It's still safe to bring home the bacon

Call it swine flu or H1N1. But the outbreak has led to bans on pork and falling prices of commodities and pork processors. It looks like an overreaction.

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By Paul R. La Monica, editor at large

The price of lean hog futures have plunged on concerns about swine flu. And that's hit shares of pork processor Smithfield Foods.
After a strong April, how will the major stock indexes fare in May?
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NEW YORK ( -- You can't catch swine flu from eating a pork chop or slice of bacon. But that hasn't stopped people around the world from panicking.

Several countries, including Russia, China and Thailand, have banned imports on pork from Mexico and some U.S. states.

These bans, coupled with concerns that people in the U.S. will stop buying any food made from pigs due to fears that they may catch the virus, have led to sharp sell-offs in commodities and shares of pork producers this week.

The prices of hog futures and pork bellies have fallen this week in active trading on commodities exchanges. Since news of the swine flu outbreak started to surface late last week, lean hog prices have plunged more than 10% and pork belly futures are down about 4%.

That hit the stocks of several U.S. food companies earlier this week. Shares of the world's largest pork producer Smithfield Foods (SFD, Fortune 500), are down about 15% this week. Two other big pork processors, Hormel Foods (HRL, Fortune 500) and Tyson Foods (TSN, Fortune 500) fell on Monday but have bounced back since then.

But should investors, or lovers of ham and sausage for that matter, really steer clear of pork products?

The plunge in commodity prices and shares of Smithfield do appear to be a bit of an overreaction -- kind of like what happened earlier this week when shares of some small biotechs surged and shares of almost all Mexican companies plunged.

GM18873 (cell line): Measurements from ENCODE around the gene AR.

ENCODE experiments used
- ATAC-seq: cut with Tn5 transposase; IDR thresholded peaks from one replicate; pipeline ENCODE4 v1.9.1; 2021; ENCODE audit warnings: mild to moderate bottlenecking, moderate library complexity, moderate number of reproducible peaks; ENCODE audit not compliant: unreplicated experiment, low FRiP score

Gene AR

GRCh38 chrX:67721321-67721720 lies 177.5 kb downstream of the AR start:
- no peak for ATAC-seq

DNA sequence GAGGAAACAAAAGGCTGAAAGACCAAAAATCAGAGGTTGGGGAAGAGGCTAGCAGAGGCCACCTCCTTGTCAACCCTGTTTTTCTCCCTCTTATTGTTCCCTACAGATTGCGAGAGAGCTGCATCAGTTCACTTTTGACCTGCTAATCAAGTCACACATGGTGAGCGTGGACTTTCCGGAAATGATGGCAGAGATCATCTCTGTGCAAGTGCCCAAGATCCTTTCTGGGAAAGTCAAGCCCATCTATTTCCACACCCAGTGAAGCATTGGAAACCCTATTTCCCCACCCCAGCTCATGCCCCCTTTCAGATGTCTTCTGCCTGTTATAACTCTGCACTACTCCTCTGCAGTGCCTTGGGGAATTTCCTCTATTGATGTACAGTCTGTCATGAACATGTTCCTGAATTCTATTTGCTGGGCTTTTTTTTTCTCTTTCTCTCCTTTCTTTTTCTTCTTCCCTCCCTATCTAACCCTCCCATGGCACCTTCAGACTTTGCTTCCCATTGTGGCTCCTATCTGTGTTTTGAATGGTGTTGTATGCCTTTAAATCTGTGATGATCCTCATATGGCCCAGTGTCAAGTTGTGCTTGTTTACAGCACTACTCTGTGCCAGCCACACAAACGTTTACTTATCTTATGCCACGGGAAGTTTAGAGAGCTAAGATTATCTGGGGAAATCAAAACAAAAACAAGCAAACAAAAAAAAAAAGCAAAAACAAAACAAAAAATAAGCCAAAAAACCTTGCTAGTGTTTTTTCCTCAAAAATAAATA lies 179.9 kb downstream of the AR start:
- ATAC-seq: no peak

And the panic may be one reason why health officials are now trying to brand the disease with the more clinical name of H1N1 flu, a moniker that seeks to remind people that the disease is being transmitted from human to human, not pig to person.

According to the Centers for Disease Control and Prevention in Atlanta, "swine influenza viruses are not transmitted by food. You cannot get swine influenza from eating pork or pork products."

The CDC recommends that anyone concerned about H1N1 should make sure that pork is properly cooked. In other words, prepare pork like you normally would.

Still, Wall Street remains worried. JPMorgan analyst Ken Morgan cut some quarterly estimates for Smithfield and Tyson on Monday.

"The fear generated by a disease named after hogs cannot be good for pork consumption," he wrote in a research note, adding that some meat grocers he spoke to mentioned that customers were asking questions about swine flu.

Barclays Capital analyst Christopher Bledsoe downgraded Smithfield Foods to an "underweight", the equivalent of a "sell" on Wednesday.

In his report, Bledsoe wrote that "the fact that pork is deemed safe to eat when properly cooked is likely to be ignored initially by enough consumers and governments globally" to affect Smithfield's financial results.

To be sure, there are other reasons to be wary of companies like Smithfield and Tyson. Both companies are still reeling from last year's superspike in the price of several commodities, most notably corn. That led to significant cost increases for both firms since corn is a major ingredient fed to livestock.

What's more, Smithfield and Tyson have suffered from weak sales in recent months due to the recession. The combination of higher costs and sluggish sales caused Smithfield to report a loss in its past three quarters. Analysts are forecasting a loss for its fiscal fourth quarter, which just ended Thursday, as well.

And Tyson, which will report results for its fiscal second quarter ending in March on Monday, is also expected to post a loss on flat sales. That would be Tyson's second consecutive loss.

However, investors are increasingly betting that the recession could end later this year. And there are some tentative signs of stabilization. So if the recovery calls turn out to be accurate, then companies like Smithfield should be able to bounce back.

Vicki Bryan, an analyst with fixed-income research firm Gimme Credit, wrote in a report Tuesday that Smithfield has been doing a good job of cutting debt and raising cash as of late.

So even with the swine flu fears weighing on the stock, there is still a good chance that the company will still be able to post better results later in the year.

"The timing is unfortunate for the pork industry, which has been trying to curb over-production in step with falling demand. Smithfield is in better shape this year to meet this unexpected challenge," Bryan wrote.

Still, it seems like shares of Smithfield and Tyson may continue to be volatile until H1N1 flu fears subside. But based on what we know so far, the companies don't appear to be as risky a long-term bet as investors thought earlier in the week.

And while you're at it, don't feel the need to tell the guy at your favorite deli to hold the B when ordering a BLT either.

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